According to reports, the fraudulent ‘mybtgwallet’ app gained access to these funds by surreptitiously recording users’ private keys.

Still, despite all of this negative coverage, Bitcoin Gold has somehow managed not to lose much value; its price has decreased by less than seven percent over the course of the week, according to Coin Market Cap.

The cryptocurrency community, however, is not taking the news lightly. Redditors have voiced their frustration that the slew of issues associated with Bitcoin Gold – and other recent hard forks from the original Bitcoin blockchain – could potentially have an unfavorable impact on the entire cryptocurrency market.

For context, Bitcoin Gold is one of the three wayward forks to spur out of the core Bitcoin blockchain in the past few months – the other two are the Bitcoin Cash and the newly-born Bitcoin Diamond. The fork was designed to change Bitcoin’s consensus algorithm in order to allow users to mine the currency with graphic processing units (GPU) rather than ASICs.

It also promised to allow miners to choose their own size of blocks, with a default of 1MB (the same block size as the core blockchain).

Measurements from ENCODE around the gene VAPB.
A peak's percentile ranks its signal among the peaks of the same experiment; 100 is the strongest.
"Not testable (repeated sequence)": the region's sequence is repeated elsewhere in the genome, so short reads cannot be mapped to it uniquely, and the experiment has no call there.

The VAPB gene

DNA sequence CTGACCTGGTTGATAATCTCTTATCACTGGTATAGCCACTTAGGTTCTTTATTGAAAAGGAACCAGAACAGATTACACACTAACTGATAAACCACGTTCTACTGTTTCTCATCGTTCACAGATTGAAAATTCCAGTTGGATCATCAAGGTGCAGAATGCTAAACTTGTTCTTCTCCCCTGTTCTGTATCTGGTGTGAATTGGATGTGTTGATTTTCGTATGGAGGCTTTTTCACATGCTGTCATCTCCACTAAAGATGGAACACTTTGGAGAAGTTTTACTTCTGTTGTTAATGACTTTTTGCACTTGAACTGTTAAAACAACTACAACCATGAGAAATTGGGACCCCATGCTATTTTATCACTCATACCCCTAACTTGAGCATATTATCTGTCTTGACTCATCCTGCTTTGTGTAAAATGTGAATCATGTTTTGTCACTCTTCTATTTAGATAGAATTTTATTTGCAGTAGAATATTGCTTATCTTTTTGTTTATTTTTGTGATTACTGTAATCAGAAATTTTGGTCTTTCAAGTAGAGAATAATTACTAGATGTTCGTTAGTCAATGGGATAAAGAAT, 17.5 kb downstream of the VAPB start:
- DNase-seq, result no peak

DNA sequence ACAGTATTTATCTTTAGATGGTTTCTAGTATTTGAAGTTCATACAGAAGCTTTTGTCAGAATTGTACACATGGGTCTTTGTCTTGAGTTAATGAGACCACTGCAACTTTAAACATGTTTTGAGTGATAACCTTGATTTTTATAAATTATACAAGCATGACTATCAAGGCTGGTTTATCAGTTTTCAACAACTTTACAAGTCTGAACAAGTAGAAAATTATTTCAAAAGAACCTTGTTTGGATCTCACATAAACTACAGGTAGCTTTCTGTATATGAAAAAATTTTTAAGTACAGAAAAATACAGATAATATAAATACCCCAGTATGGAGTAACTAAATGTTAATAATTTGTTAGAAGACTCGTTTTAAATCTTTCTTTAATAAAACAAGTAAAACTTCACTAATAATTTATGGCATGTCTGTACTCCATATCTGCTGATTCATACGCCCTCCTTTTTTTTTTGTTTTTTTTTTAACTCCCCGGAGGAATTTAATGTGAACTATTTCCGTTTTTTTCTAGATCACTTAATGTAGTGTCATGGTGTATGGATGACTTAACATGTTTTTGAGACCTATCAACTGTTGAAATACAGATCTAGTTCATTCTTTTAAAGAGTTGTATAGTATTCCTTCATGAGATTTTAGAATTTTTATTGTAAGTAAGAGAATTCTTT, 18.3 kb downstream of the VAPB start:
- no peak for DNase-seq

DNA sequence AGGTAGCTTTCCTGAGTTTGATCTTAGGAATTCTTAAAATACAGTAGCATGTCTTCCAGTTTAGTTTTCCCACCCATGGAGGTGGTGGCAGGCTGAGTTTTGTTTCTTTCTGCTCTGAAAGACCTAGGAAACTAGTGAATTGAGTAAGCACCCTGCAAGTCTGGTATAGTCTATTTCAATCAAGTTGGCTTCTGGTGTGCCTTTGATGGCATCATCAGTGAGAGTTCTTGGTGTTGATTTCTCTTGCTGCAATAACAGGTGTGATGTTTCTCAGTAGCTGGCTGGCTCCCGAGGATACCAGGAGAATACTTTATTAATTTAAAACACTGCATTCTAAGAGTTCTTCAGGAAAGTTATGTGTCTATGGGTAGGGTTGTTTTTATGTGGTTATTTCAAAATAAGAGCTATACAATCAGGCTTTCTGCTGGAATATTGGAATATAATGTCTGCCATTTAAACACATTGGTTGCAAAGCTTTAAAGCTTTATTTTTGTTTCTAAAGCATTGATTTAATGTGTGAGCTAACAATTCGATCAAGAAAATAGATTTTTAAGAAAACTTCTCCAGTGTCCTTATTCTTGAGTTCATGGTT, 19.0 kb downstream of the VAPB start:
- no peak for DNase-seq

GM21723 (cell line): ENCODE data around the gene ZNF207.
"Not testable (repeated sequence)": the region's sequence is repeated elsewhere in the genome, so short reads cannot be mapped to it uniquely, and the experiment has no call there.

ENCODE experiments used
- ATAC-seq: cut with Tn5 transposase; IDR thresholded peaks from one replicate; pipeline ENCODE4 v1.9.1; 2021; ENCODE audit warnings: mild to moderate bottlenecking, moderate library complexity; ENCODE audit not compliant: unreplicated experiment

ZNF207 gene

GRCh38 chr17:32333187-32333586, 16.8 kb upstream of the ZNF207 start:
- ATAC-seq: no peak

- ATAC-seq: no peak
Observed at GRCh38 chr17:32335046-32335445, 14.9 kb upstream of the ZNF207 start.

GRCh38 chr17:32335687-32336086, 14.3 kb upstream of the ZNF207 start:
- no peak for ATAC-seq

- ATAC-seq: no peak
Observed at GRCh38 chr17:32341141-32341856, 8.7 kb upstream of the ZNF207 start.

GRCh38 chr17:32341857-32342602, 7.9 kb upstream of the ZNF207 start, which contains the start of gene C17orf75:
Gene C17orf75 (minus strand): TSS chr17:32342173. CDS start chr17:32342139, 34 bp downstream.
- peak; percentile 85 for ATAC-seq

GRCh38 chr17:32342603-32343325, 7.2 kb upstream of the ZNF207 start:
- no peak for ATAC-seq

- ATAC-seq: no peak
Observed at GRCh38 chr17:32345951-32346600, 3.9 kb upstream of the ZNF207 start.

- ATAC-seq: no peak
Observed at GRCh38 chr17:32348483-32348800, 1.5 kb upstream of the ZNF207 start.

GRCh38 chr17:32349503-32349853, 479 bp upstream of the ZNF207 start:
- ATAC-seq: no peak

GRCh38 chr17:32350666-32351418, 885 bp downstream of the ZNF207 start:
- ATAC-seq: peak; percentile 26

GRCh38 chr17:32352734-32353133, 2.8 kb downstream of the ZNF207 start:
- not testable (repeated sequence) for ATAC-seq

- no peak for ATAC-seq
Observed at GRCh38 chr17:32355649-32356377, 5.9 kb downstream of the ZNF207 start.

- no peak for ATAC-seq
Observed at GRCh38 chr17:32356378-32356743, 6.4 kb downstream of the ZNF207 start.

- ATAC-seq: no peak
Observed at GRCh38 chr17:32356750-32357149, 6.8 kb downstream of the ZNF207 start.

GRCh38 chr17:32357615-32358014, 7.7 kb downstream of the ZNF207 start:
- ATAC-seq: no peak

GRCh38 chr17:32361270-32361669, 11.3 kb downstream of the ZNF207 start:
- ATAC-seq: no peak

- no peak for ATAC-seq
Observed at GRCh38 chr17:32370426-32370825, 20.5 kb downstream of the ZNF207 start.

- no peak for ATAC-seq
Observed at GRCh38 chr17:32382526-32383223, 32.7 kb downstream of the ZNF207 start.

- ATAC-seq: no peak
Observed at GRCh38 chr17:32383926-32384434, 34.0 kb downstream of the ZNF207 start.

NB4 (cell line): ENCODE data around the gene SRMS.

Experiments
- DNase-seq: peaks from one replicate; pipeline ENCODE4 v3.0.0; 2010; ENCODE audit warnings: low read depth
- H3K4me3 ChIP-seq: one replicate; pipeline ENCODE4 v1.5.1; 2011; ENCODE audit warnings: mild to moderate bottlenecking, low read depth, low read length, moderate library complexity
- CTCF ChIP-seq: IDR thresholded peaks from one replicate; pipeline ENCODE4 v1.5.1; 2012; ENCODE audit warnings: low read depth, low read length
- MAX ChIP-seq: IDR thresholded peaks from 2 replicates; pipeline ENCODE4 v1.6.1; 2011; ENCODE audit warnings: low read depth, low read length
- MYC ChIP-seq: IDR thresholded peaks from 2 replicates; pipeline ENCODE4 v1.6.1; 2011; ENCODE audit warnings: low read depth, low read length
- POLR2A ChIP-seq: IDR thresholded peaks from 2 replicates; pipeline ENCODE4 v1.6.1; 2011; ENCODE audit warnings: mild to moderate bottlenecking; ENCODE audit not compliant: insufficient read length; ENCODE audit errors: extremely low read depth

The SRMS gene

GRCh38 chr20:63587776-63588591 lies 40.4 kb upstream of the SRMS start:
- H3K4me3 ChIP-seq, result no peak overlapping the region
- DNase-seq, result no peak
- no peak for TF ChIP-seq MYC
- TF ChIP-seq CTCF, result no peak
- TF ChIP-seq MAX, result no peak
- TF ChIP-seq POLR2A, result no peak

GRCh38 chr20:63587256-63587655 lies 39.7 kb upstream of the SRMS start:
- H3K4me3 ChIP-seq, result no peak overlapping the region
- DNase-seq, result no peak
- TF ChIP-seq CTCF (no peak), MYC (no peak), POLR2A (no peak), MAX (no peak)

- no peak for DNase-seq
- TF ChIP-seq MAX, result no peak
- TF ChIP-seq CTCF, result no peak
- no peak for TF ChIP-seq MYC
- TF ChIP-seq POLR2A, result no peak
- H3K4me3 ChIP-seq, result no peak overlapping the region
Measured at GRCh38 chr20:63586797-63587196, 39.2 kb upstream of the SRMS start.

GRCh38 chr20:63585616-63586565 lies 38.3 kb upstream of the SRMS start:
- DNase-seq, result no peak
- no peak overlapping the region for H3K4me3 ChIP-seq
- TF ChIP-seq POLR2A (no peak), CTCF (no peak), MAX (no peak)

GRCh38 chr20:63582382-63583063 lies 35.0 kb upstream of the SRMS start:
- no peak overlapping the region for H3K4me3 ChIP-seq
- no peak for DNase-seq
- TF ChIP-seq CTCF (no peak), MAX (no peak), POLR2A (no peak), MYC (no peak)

But unlike Bitcoin Cash, which gradually managed to shake off some of the bad rep it received upon launch back in August, the approach of the team behind Gold comes across as much less involved with the project and – more disturbingly – its community.

While, contrary to Bitcoin Diamond whose team remains anonymous, Bitcoin Gold has revealed some of the names behind the initiative, the company has struggled to keep an appropriate level of transparency with the users.

The Gold team includes founder Jack Liao – who also runs Hong Kong-based mining firm Lightning ASIC – as well as several other strategists, consultants, and UX/UI designers, who were similarly listed by their names on the dedicated team page.

But here is the concerning part: nobody knows who the lead developer behind the project is. We know little about this mysterious individual, who goes by the equally enigmatic alias h4x3rotab, other than the fact that he’s based out of China – where Liao resides too.